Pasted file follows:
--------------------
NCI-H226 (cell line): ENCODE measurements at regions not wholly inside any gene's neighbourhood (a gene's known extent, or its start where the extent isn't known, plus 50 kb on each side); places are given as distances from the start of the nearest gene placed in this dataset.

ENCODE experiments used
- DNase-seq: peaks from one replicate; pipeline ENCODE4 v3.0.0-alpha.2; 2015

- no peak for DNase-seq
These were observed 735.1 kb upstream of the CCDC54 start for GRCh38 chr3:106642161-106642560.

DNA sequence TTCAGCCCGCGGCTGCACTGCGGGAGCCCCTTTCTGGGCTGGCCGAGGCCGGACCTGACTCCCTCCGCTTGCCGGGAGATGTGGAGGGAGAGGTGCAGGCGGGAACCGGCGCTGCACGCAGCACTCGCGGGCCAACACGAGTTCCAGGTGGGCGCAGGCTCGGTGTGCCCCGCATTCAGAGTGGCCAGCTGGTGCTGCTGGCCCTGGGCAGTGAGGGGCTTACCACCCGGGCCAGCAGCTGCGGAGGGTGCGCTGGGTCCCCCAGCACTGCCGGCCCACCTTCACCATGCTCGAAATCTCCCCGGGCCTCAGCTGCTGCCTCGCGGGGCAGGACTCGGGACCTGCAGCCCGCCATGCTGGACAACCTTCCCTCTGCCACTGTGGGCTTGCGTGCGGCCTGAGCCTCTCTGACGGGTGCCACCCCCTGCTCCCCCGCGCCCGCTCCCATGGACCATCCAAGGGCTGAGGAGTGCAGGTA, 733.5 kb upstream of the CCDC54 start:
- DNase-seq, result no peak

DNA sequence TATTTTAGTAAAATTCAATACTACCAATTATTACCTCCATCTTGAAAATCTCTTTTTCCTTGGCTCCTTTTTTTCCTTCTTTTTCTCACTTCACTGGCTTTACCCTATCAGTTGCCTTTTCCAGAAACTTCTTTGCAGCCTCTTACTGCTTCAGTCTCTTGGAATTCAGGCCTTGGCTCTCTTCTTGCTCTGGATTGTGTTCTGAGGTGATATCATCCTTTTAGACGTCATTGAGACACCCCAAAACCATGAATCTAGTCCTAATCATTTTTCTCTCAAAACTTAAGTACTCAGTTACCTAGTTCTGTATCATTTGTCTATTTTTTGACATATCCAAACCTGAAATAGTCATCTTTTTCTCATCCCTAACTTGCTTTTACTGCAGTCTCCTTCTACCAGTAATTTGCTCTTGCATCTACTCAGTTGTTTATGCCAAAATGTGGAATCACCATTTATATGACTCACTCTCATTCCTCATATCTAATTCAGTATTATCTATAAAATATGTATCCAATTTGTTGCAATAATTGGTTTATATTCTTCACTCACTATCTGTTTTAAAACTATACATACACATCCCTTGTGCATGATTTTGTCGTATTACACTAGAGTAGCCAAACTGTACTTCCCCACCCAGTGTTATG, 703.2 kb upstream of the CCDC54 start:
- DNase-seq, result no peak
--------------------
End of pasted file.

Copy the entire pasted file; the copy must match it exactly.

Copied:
NCI-H226 (cell line): ENCODE measurements at regions not wholly inside any gene's neighbourhood (a gene's known extent, or its start where the extent isn't known, plus 50 kb on each side); places are given as distances from the start of the nearest gene placed in this dataset.

ENCODE experiments used
- DNase-seq: peaks from one replicate; pipeline ENCODE4 v3.0.0-alpha.2; 2015

- no peak for DNase-seq
These were observed 735.1 kb upstream of the CCDC54 start for GRCh38 chr3:106642161-106642560.

DNA sequence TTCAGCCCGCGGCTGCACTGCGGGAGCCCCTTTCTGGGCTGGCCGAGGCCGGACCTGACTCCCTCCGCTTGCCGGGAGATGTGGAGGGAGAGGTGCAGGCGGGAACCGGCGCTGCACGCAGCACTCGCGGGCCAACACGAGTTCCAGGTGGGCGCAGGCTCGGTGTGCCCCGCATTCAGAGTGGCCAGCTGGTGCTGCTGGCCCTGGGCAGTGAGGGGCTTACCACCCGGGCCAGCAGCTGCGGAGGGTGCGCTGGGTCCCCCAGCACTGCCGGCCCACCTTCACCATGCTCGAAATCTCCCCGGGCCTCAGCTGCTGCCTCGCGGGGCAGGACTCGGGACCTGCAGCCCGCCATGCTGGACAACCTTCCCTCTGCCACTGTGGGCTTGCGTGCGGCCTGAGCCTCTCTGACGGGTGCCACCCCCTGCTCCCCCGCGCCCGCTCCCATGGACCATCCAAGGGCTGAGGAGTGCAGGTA, 733.5 kb upstream of the CCDC54 start:
- DNase-seq, result no peak

DNA sequence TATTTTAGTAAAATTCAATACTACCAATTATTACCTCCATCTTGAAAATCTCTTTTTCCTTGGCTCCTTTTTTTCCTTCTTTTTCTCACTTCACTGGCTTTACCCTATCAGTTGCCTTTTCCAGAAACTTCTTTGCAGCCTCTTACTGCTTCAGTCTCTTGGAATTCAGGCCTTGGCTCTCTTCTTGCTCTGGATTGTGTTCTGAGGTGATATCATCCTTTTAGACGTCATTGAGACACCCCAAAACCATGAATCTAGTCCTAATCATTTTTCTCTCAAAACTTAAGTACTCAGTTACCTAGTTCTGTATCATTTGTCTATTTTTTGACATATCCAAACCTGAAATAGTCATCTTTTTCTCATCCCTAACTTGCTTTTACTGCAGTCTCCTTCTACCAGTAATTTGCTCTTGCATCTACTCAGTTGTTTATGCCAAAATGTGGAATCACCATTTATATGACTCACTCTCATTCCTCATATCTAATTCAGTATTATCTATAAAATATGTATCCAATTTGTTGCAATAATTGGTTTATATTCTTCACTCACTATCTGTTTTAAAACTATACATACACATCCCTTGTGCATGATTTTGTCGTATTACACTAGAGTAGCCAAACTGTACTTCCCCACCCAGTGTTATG, 703.2 kb upstream of the CCDC54 start:
- DNase-seq, result no peak